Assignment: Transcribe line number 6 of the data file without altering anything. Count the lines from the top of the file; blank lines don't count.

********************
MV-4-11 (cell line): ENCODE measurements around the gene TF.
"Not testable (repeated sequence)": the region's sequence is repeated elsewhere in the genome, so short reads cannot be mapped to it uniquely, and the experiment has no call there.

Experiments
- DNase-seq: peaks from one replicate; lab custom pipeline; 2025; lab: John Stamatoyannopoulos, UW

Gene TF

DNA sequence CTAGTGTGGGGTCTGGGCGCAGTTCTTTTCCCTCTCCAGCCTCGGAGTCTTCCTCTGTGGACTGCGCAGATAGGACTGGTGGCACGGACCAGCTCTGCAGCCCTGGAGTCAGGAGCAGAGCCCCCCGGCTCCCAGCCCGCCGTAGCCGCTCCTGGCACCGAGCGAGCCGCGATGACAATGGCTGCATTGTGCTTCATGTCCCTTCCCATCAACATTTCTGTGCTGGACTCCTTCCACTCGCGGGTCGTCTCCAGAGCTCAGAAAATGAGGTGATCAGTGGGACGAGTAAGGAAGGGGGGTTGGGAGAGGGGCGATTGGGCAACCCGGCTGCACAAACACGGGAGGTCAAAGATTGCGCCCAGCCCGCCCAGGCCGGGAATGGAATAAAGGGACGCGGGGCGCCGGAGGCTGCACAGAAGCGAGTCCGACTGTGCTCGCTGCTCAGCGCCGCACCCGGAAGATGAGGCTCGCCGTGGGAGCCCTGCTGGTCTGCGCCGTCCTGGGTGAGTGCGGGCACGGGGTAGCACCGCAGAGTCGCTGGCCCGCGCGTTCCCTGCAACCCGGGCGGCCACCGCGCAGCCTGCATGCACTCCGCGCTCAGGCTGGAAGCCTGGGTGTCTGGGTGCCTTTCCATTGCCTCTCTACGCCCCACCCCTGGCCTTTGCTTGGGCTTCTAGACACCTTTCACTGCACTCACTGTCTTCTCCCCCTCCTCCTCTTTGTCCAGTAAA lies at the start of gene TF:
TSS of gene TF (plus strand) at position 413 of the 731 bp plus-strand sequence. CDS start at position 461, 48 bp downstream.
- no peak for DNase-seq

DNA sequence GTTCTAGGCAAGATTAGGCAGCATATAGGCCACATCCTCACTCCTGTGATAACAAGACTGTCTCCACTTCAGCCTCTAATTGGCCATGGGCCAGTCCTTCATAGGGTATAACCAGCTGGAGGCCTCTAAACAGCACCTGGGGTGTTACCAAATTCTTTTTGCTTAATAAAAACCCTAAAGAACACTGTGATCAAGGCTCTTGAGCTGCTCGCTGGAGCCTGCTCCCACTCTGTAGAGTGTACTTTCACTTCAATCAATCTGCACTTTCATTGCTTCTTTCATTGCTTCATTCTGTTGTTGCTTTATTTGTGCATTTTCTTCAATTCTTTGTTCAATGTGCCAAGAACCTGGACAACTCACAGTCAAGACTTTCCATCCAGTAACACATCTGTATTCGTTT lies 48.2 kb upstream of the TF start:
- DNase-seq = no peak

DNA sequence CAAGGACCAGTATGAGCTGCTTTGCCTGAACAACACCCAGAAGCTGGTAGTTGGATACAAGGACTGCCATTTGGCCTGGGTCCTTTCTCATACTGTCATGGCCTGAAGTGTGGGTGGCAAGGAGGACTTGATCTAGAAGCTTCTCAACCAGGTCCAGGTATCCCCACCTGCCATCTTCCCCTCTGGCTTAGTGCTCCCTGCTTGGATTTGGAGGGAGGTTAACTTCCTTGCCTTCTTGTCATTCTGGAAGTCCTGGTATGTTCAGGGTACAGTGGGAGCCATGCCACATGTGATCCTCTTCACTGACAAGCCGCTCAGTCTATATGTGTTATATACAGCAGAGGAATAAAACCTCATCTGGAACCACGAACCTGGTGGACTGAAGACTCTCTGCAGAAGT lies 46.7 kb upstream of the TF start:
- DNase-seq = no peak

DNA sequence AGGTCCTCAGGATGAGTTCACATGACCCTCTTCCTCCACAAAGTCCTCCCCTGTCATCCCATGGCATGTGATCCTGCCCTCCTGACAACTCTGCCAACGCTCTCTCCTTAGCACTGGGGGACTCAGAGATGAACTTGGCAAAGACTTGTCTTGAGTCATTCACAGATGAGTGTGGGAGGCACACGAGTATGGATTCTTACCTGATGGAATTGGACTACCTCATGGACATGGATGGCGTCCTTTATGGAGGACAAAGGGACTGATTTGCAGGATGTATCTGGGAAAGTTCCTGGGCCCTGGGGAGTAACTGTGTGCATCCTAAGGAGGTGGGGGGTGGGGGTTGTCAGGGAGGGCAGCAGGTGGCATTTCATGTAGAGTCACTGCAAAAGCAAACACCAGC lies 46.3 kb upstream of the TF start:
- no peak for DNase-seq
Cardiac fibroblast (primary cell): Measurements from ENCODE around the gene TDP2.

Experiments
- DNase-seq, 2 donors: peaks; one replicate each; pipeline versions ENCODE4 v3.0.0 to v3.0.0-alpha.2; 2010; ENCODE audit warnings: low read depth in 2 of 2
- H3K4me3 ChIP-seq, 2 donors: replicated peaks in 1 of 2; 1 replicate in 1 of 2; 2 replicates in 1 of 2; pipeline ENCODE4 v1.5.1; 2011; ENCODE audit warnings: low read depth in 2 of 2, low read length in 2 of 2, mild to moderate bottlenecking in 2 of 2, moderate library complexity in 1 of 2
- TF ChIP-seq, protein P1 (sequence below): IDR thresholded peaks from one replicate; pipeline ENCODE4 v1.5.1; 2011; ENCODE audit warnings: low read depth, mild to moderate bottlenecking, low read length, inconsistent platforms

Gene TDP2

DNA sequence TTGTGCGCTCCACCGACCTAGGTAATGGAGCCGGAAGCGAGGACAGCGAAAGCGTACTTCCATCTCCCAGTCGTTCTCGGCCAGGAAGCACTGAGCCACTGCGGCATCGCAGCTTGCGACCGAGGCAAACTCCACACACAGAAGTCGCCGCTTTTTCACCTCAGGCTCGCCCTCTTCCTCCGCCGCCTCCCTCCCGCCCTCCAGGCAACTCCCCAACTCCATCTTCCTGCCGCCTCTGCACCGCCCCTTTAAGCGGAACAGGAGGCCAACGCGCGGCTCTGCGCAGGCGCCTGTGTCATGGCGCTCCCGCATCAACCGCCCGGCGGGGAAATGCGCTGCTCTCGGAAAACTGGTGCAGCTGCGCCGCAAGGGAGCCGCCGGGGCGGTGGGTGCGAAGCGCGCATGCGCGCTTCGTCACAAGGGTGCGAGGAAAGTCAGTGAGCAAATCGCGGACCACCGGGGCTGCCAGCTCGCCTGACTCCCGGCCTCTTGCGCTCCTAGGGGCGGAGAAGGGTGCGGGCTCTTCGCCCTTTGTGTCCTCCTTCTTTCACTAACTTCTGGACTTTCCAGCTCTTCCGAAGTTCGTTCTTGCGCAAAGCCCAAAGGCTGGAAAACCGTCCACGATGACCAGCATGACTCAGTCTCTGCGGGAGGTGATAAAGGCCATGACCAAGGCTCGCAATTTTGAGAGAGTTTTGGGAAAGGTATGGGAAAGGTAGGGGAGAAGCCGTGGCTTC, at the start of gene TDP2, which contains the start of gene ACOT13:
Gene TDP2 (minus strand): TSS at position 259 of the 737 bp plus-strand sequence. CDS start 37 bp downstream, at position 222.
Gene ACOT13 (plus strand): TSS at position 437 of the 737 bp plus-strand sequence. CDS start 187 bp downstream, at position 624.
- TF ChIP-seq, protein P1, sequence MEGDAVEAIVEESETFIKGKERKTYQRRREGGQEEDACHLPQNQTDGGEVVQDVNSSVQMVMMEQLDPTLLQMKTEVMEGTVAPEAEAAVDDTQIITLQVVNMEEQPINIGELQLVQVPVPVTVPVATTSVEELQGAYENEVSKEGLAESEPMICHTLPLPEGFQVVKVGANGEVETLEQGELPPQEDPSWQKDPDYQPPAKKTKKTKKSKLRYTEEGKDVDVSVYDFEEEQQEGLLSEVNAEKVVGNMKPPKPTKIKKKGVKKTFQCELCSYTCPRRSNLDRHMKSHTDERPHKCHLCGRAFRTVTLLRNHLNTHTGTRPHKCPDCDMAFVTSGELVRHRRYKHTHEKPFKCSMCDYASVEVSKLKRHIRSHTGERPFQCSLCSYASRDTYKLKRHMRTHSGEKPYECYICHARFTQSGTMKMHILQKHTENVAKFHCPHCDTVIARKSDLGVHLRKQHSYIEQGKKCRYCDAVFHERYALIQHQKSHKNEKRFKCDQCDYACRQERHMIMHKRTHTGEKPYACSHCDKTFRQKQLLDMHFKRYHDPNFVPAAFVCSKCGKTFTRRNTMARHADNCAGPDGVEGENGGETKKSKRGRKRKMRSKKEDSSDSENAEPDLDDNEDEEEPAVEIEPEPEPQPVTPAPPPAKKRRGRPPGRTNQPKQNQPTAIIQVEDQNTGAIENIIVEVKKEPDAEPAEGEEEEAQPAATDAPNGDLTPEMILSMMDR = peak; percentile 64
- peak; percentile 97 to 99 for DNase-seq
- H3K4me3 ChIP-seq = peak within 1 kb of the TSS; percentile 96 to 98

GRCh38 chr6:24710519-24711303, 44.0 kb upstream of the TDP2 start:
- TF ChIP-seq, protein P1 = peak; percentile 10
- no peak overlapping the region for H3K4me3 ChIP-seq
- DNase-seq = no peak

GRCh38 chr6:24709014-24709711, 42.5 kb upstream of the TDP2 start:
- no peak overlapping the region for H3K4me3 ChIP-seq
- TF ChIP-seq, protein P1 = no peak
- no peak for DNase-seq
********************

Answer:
DNA sequence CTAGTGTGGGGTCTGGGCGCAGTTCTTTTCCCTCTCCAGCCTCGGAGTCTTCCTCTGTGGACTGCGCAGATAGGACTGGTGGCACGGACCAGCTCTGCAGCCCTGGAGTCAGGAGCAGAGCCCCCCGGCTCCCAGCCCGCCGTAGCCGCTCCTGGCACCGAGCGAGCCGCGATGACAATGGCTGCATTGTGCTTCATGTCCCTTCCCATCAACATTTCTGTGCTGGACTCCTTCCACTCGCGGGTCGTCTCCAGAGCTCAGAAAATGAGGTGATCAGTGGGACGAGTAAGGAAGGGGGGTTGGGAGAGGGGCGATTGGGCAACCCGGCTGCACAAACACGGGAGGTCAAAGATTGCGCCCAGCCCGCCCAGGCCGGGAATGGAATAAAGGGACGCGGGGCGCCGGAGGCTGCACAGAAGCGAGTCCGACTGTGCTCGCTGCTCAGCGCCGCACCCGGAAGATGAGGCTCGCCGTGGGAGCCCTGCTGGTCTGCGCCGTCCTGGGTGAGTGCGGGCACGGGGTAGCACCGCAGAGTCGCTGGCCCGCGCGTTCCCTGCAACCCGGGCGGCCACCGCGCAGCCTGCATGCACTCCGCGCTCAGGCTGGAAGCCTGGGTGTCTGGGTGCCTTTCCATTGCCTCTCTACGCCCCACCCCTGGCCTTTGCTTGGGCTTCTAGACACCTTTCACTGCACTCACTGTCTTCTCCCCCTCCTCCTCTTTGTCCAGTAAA lies at the start of gene TF: